The Autonomic Nervous System

 

D. Functions of the parasympathetic nervous system

Focus topic: The Autonomic Nervous System

The parasympathetic division is involved with maintaining homeostasis within the body. It is required for life, since it maintains essential bodily functions, such as digestion and elimination of wastes. The parasympathetic division usually acts to oppose or balance the actions of the sympathetic division and generally predominates the sympathetic system in “rest-and-digest” situations. Unlike the sympathetic system, the parasympathetic system never discharges as a complete system. If it did, it would produce massive, undesirable, and unpleasant symptoms, such as involuntary urination and defecation. Instead, parasympathetic fibers innervating specific organs such as the gut, heart, or eye are activated separately, and the system functions to affect these organs individually.

E. Role of the CNS in the control of autonomic functions

Focus topic: The Autonomic Nervous System

Although the ANS is a motor system, it does require sensory input from peripheral structures to provide information on the current state of the body. This feedback is provided by streams of afferent impulses, originating in the viscera and other autonomically innervated structures that travel to integrating centers in the CNS, such as the hypothalamus, medulla oblongata, and spinal cord. These centers respond to the stimuli by sending out efferent reflex impulses via the ANS.

  • Reflex arcs: Most of the afferent impulses are involuntarily translated into reflex responses. For example, a fall in blood pressure causes pressure-sensitive neurons (baroreceptors in the heart, vena cava, aortic arch, and carotid sinuses) to send fewer impulses to cardiovascular centers in the brain. This prompts a reflex response of increased sympathetic output to the heart and vasculature and decreased parasympathetic output to the heart, which results in a compensatory rise in blood pressure and tachycardia. [Note: In each case, the reflex arcs of the ANS comprise a sensory (or afferent) arm and a motor (or efferent or effector) arm.]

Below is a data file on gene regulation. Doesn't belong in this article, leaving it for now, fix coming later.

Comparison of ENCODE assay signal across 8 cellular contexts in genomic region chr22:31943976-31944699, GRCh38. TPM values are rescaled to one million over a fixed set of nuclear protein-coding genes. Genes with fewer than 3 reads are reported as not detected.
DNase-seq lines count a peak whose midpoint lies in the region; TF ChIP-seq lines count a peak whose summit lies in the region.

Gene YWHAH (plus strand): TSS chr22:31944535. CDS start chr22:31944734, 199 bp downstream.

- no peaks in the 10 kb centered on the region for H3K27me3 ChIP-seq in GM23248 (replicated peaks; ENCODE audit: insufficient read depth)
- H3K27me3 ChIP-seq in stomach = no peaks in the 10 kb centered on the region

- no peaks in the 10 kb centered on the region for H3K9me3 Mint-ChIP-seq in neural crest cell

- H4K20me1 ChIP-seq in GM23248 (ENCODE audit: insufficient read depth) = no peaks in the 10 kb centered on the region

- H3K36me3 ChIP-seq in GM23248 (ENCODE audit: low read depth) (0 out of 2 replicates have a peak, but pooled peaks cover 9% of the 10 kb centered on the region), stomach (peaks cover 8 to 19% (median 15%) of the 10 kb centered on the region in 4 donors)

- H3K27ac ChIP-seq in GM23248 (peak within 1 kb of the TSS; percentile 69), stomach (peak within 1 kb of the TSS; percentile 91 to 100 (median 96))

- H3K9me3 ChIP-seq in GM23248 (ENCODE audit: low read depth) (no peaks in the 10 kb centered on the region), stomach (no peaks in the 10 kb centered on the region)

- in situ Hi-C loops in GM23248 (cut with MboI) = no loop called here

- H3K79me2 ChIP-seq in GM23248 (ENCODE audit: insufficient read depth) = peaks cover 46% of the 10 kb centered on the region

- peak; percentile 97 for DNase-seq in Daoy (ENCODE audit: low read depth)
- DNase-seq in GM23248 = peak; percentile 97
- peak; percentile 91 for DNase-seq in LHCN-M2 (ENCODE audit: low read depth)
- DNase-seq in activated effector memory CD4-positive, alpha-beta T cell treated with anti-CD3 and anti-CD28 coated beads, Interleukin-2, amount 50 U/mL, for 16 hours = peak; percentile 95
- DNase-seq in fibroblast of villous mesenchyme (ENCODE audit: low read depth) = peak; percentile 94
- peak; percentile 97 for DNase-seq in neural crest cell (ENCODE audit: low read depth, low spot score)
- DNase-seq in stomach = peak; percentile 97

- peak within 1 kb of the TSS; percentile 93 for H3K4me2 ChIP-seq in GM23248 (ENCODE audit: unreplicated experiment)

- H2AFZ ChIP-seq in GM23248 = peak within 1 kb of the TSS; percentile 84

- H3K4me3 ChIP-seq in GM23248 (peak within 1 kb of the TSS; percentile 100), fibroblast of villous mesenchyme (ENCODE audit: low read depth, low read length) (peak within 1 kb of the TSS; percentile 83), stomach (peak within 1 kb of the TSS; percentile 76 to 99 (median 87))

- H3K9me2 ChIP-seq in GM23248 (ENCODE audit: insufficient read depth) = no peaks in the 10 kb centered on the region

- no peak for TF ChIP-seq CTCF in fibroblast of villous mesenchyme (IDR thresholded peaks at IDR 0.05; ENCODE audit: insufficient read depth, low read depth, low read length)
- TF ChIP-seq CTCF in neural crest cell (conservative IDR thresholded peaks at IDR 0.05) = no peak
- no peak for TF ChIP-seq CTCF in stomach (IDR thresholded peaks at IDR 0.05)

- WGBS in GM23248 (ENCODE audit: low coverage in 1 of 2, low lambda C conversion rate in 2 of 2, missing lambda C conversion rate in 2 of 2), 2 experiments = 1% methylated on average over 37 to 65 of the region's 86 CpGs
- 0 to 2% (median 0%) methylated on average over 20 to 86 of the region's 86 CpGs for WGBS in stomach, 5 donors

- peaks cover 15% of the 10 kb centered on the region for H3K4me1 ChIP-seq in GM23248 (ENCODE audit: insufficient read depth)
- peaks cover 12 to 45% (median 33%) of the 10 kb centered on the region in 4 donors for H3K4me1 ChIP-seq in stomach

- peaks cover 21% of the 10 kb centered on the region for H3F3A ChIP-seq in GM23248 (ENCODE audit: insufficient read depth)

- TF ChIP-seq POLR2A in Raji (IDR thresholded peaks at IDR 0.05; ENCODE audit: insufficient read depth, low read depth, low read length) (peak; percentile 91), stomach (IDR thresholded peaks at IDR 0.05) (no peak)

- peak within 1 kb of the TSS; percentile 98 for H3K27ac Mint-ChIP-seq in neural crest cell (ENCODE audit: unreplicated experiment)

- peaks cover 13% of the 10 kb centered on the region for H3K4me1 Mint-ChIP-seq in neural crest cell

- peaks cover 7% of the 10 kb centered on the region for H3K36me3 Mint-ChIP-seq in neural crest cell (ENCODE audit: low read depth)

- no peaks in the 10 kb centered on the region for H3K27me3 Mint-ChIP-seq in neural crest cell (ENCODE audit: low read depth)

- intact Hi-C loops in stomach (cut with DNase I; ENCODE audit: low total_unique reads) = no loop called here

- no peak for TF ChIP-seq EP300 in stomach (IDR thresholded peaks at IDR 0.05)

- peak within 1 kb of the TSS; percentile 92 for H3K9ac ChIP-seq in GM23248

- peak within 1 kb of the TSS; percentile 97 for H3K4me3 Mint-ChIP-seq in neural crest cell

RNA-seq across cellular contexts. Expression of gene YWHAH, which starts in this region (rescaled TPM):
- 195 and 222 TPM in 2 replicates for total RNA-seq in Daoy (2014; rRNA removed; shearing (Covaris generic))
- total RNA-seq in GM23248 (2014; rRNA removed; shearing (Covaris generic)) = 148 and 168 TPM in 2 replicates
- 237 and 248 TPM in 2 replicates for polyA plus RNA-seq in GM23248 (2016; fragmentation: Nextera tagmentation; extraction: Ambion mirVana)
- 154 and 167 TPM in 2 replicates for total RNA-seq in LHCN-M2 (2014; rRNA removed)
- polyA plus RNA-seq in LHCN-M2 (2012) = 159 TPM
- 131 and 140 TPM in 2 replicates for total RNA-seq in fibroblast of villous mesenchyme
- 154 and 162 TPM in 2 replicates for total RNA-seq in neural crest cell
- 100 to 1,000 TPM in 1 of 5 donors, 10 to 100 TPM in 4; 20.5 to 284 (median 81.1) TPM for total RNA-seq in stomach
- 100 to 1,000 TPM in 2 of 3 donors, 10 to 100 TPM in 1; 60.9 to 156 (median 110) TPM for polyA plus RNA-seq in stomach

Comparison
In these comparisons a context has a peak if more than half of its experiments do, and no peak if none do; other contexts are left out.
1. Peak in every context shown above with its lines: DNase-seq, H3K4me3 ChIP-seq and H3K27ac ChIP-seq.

• Emotions and the ANS: Stimuli that evoke strong feelings, such as rage, fear, and pleasure, can modify the activities of the ANS.

F. Innervation by the ANS

Focus topic: The Autonomic Nervous System

  • Dual innervation: Most organs in the body are innervated by both divisions of the ANS. Thus, vagal parasympathetic innervation slows the heart rate, and sympathetic innervation increases the heart rate. Despite this dual innervation, one system usually predominates in controlling the activity of a given organ. For example, in the heart, the vagus nerve is the predominant factor for controlling rate. This type of antagonism is considered to be dynamic and is fine tuned continually to control homeostatic organ functions.
  • Organs receiving only sympathetic innervation: Although mos tissues receive dual innervation, some effector organs, such as the adrenal medulla, kidney, pilomotor muscles, and sweat glands, receive innervation only from the sympathetic system.

G. Somatic nervous system

Focus topic: The Autonomic Nervous System

The efferent somatic nervous system differs from the ANS in that a single myelinated motor neuron, originating in the CNS, travels directly to skeletal muscle without the mediation of ganglia. As noted earlier, the somatic nervous system is under voluntary control, whereas the ANS is involuntary. Responses in the somatic division are generally faster than those in the ANS.

H. Summary of differences between sympathetic, parasympathetic, and motor nerves

Focus topic: The Autonomic Nervous System